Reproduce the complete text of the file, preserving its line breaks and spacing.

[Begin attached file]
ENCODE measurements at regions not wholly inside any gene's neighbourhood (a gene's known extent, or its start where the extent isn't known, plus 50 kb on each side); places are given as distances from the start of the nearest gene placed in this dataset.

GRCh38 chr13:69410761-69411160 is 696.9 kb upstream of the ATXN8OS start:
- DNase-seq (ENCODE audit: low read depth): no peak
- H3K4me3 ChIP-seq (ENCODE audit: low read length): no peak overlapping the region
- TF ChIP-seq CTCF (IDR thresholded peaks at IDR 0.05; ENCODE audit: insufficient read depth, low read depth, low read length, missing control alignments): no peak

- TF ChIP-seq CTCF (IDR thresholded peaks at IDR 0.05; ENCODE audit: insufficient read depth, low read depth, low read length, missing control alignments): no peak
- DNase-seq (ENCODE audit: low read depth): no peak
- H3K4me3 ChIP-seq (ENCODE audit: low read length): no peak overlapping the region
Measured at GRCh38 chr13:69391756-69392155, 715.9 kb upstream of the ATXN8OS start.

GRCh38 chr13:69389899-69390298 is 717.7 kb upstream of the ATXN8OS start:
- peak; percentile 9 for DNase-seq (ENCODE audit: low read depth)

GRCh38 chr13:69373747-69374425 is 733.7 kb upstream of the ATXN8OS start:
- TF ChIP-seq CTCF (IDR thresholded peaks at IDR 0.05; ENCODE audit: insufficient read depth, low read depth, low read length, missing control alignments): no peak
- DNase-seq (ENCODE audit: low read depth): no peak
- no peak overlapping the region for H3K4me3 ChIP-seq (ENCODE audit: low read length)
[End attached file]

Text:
ENCODE measurements at regions not wholly inside any gene's neighbourhood (a gene's known extent, or its start where the extent isn't known, plus 50 kb on each side); places are given as distances from the start of the nearest gene placed in this dataset.

GRCh38 chr13:69410761-69411160 is 696.9 kb upstream of the ATXN8OS start:
- DNase-seq (ENCODE audit: low read depth): no peak
- H3K4me3 ChIP-seq (ENCODE audit: low read length): no peak overlapping the region
- TF ChIP-seq CTCF (IDR thresholded peaks at IDR 0.05; ENCODE audit: insufficient read depth, low read depth, low read length, missing control alignments): no peak

- TF ChIP-seq CTCF (IDR thresholded peaks at IDR 0.05; ENCODE audit: insufficient read depth, low read depth, low read length, missing control alignments): no peak
- DNase-seq (ENCODE audit: low read depth): no peak
- H3K4me3 ChIP-seq (ENCODE audit: low read length): no peak overlapping the region
Measured at GRCh38 chr13:69391756-69392155, 715.9 kb upstream of the ATXN8OS start.

GRCh38 chr13:69389899-69390298 is 717.7 kb upstream of the ATXN8OS start:
- peak; percentile 9 for DNase-seq (ENCODE audit: low read depth)

GRCh38 chr13:69373747-69374425 is 733.7 kb upstream of the ATXN8OS start:
- TF ChIP-seq CTCF (IDR thresholded peaks at IDR 0.05; ENCODE audit: insufficient read depth, low read depth, low read length, missing control alignments): no peak
- DNase-seq (ENCODE audit: low read depth): no peak
- no peak overlapping the region for H3K4me3 ChIP-seq (ENCODE audit: low read length)